Miami Herald printing press plant brings new vitality

 

nsanmartin@MiamiHerald.com

It took more than 150 tractor-trailers loads, about 12 months and 50-plus people to disassemble, move and reassemble three mammoth printing presses that each weigh more than one million pounds.

Now, the three Goss Newsliner presses — known as red, orange and green — are settled inside a newly constructed 119,000-square-foot printing plant built on six acres of land adjacent to the Miami Herald Media Company’s headquarters at 3511 NW 91st Ave. in Doral.

Since its move from downtown Miami to the new location six weeks ago, the production plant has been printing the Miami Herald and el Nuevo Herald along with 21 other commercial publications, including the New York Daily News, the New York Post and El País.

“What this says about our strength is that print is alive and well in South Florida,’’ said Craig Woischwill, a senior vice president who oversees circulation and operations. “There is a demand for our services and there is always going to be a demand for top-quality ink on paper.”

The new setting and technological enhancements have brought renewed vitality to the operation, though readers and advertisers probably don’t notice a difference.

That’s a good thing. It means the presses have performed well in the midst of an enormously complicated move.

"Our new printing facility provides readers and advertisers of the Miami Herald and el Nuevo Herald with products full of more color, as well as the ability to offer new and exciting ad configurations,’’ said Alexandra Villoch, a senior vice president in charge of advertising and marketing. “There is much more yet to come. We’re very excited about future plans in our new location."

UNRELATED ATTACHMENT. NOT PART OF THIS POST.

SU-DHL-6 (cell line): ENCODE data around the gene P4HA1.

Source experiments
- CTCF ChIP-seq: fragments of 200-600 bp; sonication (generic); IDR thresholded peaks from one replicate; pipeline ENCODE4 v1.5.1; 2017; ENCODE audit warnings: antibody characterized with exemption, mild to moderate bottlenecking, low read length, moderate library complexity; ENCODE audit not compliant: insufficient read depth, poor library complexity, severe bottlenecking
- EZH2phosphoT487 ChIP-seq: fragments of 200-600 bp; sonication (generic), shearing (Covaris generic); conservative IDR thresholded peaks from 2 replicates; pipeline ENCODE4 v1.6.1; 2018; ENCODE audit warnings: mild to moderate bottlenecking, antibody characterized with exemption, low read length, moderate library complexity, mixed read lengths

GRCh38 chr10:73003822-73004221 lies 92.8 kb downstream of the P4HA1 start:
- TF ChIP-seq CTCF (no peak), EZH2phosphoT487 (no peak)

The Herald is the only major city newspaper in the last four years to build a printing plant and move its presses from one location to another. At the same time, all office employees were relocated over the course of three weekends to a renovated office building next to the production plant.

The Herald’s press foundation is three feet of solid concrete, filled with rebar, 30 feet wide and almost 400 feet long. To make the press pad, 55 cement trucks poured for six consecutive hours. The walls were precast, and lifted into place, with some weighing in at 170,000 pounds. There is room for 800 to 900 rolls of newsprint.

The company began printing on the green press on April 27 and followed that three days later with the launch of the orange press. The red press will launch end of June.

“We knew most of the existing equipment would carry over to the new facility,’’ said Mike Christopher, director of digital and printing operations. “The new building is designed with one level for the high-volume material handling. That’s a welcome change from the six floors of the downtown building. It’s a huge plus in managing our workflow, and we’re very happy with the results.”

The three presses in Doral are among a total of five the company used at its former location at One Herald Plaza. Two of the presses — which were left at the old building — were harvested for parts to help boost future printing performance such as increased color capacity. For efficiency and flexibility, the three presses in Doral were reconfigured into a single line and the press management software and servers were upgraded.

Updated conveyor technology was installed to transport newspapers between the press and the loading dock. Five overhauled conveyor systems were equipped with new forwarding and delivery stations to manage the two million newspaper editions produced weekly. Production runs average about 65,000 copies per hour on each conveyer line.

Woischwill said the upgrades and new setup make it “as effective as we possibly can to print top quality, award-winning journalism in this county.”

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